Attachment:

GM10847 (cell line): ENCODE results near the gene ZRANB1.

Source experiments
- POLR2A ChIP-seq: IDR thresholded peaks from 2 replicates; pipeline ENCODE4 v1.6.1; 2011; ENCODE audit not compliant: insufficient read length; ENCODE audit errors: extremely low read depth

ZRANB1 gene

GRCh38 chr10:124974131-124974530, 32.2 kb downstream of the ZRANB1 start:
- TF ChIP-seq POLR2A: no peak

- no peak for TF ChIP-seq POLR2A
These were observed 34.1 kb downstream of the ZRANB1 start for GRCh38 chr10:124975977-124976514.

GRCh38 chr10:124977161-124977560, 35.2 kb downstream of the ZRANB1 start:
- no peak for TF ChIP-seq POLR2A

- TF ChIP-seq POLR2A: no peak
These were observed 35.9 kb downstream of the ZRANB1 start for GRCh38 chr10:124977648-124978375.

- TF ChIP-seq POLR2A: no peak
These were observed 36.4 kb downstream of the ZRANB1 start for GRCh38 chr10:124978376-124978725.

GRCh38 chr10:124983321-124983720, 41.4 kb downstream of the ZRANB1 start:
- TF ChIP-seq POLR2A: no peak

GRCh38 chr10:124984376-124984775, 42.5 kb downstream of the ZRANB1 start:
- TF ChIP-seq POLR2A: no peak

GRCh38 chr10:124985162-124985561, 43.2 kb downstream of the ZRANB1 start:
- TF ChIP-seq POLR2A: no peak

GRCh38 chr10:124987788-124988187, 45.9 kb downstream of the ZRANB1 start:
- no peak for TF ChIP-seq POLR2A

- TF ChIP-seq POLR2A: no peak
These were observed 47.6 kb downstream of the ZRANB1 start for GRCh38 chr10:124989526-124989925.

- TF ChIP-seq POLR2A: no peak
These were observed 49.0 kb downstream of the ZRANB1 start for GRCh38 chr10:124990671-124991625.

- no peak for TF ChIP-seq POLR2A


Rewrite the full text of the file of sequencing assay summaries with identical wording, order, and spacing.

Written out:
GM10847 (cell line): ENCODE results near the gene ZRANB1.

Source experiments
- POLR2A ChIP-seq: IDR thresholded peaks from 2 replicates; pipeline ENCODE4 v1.6.1; 2011; ENCODE audit not compliant: insufficient read length; ENCODE audit errors: extremely low read depth

ZRANB1 gene

GRCh38 chr10:124974131-124974530, 32.2 kb downstream of the ZRANB1 start:
- TF ChIP-seq POLR2A: no peak

- no peak for TF ChIP-seq POLR2A
These were observed 34.1 kb downstream of the ZRANB1 start for GRCh38 chr10:124975977-124976514.

GRCh38 chr10:124977161-124977560, 35.2 kb downstream of the ZRANB1 start:
- no peak for TF ChIP-seq POLR2A

- TF ChIP-seq POLR2A: no peak
These were observed 35.9 kb downstream of the ZRANB1 start for GRCh38 chr10:124977648-124978375.

- TF ChIP-seq POLR2A: no peak
These were observed 36.4 kb downstream of the ZRANB1 start for GRCh38 chr10:124978376-124978725.

GRCh38 chr10:124983321-124983720, 41.4 kb downstream of the ZRANB1 start:
- TF ChIP-seq POLR2A: no peak

GRCh38 chr10:124984376-124984775, 42.5 kb downstream of the ZRANB1 start:
- TF ChIP-seq POLR2A: no peak

GRCh38 chr10:124985162-124985561, 43.2 kb downstream of the ZRANB1 start:
- TF ChIP-seq POLR2A: no peak

GRCh38 chr10:124987788-124988187, 45.9 kb downstream of the ZRANB1 start:
- no peak for TF ChIP-seq POLR2A

- TF ChIP-seq POLR2A: no peak
These were observed 47.6 kb downstream of the ZRANB1 start for GRCh38 chr10:124989526-124989925.

- TF ChIP-seq POLR2A: no peak
These were observed 49.0 kb downstream of the ZRANB1 start for GRCh38 chr10:124990671-124991625.

- no peak for TF ChIP-seq POLR2A